How a Box is Made

​The Rigid Box Manufacturing Process

There are three main materials used in making a rigid box; cardboard, paper, and the filler. These three components come together in the tightwrapping machine process that combines these materials to create your box.


The cardboard provides the basic structure to your box. You determine the size of your box by measuring the base of the box from score line to score line. This size is normally stated as Length x Width x Height of base x Height of lid. Don’t worry about giving the exact size of the lid (excepts it’s height) since we will determine its size from the base and the type of cardboard you are using to guarantee a good fit.

Cardboard is normally described by its color and thickness. Plain board (which normally is gray in color) is the least expensive and used for mailing boxes and other boxes that are created more for function than appearance. White board is normally used for decorative boxes such as jewelry boxes (most white board is gray on the other side but this is covered by the paper being laminated to the box). Colored board such as Black is used when you want to coordinate the color of the paper to the color of the board. Most colored boards require larger orders to meet mill requirements. Black board tends to be more common and can sometimes be found for smaller runs.

The thickness of the board is normally measured in thousandths of an inch. Most jewelry boxes are manufactured using .030 board, while mailing boxes are manufactured using .042 or thicker board. Normally the larger the box, or the heavier the item that is being placed in the box requires a thicker board.

Once you know the size of the box, the color of the board and its thickness, we compute the exact size of the cardboard blanks that will form the structure of the box. A die is created which will cut the individual base and lid parts out of a larger piece of cardboard. For smaller runs a scoring machine can be used the cut the base and lid of the box out of a sheet of cardboard.


The best thing about a rigid box is that you have infinite combinations of papers that you can select to wrap the box. Several paper mills (i.e. Sullivan Papers) manufacture paper especially made for the rigid-box industry. You can also choose a variety of fine printing papers available on the market. You must be sensitive to the weight of the paper you choose. Paper that is too light or heavy won’t wrap properly around the box. We can normally wrap kraft papers that are noted as 40 lb. to 50 lb. papers. Litho or text papers are chosen weighing 55 lb. to 70 lb.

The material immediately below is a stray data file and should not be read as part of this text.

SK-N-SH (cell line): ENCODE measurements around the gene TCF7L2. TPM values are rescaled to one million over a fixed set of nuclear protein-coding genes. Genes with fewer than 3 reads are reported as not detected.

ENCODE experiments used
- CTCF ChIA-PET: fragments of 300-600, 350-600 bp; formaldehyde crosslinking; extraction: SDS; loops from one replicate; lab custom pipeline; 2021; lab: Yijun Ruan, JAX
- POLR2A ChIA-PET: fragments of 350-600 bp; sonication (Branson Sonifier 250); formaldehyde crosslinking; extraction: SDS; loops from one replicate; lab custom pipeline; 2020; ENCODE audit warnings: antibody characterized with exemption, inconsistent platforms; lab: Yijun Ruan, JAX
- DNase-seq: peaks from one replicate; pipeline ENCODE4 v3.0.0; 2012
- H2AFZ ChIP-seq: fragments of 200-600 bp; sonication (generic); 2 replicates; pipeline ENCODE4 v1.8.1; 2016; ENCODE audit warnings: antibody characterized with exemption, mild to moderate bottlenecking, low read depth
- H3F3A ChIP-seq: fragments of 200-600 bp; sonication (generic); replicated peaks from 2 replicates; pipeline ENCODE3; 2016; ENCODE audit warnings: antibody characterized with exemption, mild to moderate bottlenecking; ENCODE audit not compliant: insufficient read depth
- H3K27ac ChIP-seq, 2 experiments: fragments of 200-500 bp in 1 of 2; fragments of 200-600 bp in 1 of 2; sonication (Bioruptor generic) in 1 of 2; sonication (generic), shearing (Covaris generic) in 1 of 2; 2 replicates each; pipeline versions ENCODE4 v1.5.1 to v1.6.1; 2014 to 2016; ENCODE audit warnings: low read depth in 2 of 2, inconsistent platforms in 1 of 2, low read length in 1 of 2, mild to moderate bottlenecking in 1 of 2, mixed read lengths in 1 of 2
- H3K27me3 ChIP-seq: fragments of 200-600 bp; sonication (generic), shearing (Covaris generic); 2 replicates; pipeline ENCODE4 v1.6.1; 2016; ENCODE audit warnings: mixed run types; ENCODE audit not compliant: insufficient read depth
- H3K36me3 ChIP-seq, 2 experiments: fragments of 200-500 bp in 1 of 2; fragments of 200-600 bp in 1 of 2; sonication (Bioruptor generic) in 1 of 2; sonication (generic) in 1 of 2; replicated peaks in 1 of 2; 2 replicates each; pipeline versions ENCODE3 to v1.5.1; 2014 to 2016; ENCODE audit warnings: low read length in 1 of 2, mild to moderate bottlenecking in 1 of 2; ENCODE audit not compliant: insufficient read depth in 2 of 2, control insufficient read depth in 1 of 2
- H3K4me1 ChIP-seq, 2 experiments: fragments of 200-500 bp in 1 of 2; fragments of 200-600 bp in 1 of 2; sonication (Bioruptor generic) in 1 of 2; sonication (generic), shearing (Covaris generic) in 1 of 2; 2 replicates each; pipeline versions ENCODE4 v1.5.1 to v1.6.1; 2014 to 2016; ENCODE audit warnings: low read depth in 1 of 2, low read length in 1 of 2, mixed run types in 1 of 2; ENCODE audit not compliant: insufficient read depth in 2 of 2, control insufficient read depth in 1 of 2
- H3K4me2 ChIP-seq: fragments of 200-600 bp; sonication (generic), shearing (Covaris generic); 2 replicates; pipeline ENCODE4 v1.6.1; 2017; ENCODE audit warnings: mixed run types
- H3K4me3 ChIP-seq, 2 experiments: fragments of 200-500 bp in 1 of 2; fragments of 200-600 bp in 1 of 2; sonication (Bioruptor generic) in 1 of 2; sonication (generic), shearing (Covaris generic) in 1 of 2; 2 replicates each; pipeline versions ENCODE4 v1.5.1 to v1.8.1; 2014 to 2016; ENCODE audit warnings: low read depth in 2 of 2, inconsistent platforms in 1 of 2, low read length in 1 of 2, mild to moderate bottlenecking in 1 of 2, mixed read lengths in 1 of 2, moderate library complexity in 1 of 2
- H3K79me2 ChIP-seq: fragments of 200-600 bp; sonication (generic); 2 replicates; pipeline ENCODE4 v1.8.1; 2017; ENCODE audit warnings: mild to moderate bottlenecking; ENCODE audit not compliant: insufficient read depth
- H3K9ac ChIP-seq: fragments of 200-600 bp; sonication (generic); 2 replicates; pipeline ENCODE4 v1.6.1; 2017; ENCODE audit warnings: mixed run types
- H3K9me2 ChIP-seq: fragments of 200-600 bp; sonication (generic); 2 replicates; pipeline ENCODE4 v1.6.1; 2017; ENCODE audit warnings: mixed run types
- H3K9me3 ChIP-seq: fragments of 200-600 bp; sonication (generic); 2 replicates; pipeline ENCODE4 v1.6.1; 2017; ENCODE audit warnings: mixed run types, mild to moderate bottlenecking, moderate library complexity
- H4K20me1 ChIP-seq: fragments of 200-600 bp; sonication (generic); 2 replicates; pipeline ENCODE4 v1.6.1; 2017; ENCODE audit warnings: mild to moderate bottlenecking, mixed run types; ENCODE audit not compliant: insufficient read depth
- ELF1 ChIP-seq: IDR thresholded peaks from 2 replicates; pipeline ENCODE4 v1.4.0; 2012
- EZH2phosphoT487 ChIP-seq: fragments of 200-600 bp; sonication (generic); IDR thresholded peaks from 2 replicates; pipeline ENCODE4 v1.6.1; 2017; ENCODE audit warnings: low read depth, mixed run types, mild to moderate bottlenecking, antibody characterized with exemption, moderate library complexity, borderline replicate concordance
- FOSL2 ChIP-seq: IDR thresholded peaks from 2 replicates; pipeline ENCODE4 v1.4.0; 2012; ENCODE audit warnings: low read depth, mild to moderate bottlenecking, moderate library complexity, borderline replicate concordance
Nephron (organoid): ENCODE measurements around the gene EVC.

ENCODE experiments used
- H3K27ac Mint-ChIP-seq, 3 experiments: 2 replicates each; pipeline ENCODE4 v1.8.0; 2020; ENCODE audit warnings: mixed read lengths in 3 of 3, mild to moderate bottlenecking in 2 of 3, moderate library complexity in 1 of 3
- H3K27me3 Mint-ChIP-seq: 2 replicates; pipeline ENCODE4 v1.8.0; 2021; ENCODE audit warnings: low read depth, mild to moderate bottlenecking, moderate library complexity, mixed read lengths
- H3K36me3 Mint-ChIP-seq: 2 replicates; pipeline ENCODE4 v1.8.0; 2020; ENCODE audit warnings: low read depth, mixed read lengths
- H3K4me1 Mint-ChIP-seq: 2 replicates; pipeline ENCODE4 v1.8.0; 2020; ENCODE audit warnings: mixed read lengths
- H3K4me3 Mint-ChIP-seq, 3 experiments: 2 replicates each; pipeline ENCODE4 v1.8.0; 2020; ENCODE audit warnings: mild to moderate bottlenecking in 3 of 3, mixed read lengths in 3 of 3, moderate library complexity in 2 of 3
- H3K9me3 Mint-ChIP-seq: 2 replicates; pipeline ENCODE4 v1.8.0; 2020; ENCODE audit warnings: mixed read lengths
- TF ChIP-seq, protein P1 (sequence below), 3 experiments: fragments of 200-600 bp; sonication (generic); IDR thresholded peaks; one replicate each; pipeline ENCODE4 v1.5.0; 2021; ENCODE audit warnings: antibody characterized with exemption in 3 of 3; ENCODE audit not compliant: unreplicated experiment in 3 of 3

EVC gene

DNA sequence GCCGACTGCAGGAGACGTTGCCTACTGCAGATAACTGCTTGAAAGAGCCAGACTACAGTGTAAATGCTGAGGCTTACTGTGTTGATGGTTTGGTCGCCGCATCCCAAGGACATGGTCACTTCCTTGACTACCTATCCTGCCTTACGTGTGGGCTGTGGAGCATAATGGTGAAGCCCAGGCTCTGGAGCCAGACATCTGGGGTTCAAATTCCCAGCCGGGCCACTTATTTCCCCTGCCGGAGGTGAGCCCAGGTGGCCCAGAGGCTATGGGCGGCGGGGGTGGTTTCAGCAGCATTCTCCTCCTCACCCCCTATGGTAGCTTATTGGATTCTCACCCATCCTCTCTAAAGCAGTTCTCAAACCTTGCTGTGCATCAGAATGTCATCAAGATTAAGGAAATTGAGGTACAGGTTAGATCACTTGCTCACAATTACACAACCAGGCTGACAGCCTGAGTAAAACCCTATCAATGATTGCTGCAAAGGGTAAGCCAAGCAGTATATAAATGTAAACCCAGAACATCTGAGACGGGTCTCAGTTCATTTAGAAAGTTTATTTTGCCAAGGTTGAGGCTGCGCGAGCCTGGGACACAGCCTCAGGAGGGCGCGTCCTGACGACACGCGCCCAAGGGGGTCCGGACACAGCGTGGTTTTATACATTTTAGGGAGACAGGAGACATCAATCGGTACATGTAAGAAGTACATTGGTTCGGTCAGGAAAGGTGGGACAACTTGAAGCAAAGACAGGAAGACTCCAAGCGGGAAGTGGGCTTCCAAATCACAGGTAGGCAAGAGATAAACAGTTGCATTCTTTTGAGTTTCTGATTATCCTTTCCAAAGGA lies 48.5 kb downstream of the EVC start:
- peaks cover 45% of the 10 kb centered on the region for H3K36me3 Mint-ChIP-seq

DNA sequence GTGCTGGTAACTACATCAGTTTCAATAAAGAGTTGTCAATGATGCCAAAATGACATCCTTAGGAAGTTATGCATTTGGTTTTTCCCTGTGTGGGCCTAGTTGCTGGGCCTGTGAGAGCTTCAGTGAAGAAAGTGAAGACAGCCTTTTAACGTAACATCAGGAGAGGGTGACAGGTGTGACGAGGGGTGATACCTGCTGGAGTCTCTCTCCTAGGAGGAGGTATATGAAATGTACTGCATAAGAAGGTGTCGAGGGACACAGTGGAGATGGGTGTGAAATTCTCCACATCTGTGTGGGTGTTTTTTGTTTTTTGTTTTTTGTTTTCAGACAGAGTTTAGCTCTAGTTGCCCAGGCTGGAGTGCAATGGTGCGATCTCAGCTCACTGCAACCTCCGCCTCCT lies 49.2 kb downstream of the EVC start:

The paper is sheeted from rolls into large sheets of paper that are then cut down into smaller pieces of paper which correspond to the size of your box. Special mitering machines are then used to cut the corners out of the paper so that they properly wrap around the box.

When you are having your boxes hot stamped, these small individual pieces of paper are hot stamped at this point in time or for larger runs they are stamped on a much larger sheet (multiple-out) and then cut down into the individual pieces.

When your box is being printed, a layout is created for the bases and lids of the box on a large sheet of paper that can accommodate multiple parts. Once the large sheet of paper is printed, it is normally coated with a varnish or aqueous coating to protect the images from rubbing off the paper. These large sheets of paper are then cut into the individual smaller pieces of paper that correspond to the size of your box.


Many different types of fillers can be chosen for your box. Cotton is a popular filler for costume jewelry boxes and foam is sometimes used for higher quality items. A pad is perfect when you want to hold multiple items in place in the box to guarantee its placement when the box is opened. Platforms are sometimes used in the base of the box to hold a gift certificate. Vac form inserts tend to be the most expensive and are used when you have to prop the item up in the box.

Tightwrapping Process

All of the materials mentioned above come together in the tightwrapping process. One machine will make the lid of the box, and other will make the base of the box. In between these two machines is a conveyor belt that allows us place your desired filler in the box and to pack up the box.

The cardboard is first placed in a bender that bends up the four sides of the box. The paper is placed in a gluer that coats the underside of the paper with a thin layer of sulfur-free anti-tarnishing glue.This paper travels down a conveyor belt to the bender where a computer picks up the cardboard and places it on top and in the center of the paper. This semi-completed box then travels further down the belt to the wrapping machine that presses the glued paper around the box tightly to form a rigid box.

The base of the box travels down a conveyor where the filler is added and then we put the lid on top of the base and then pack the completed box in corrugated cartons. Wasn’t that simple!

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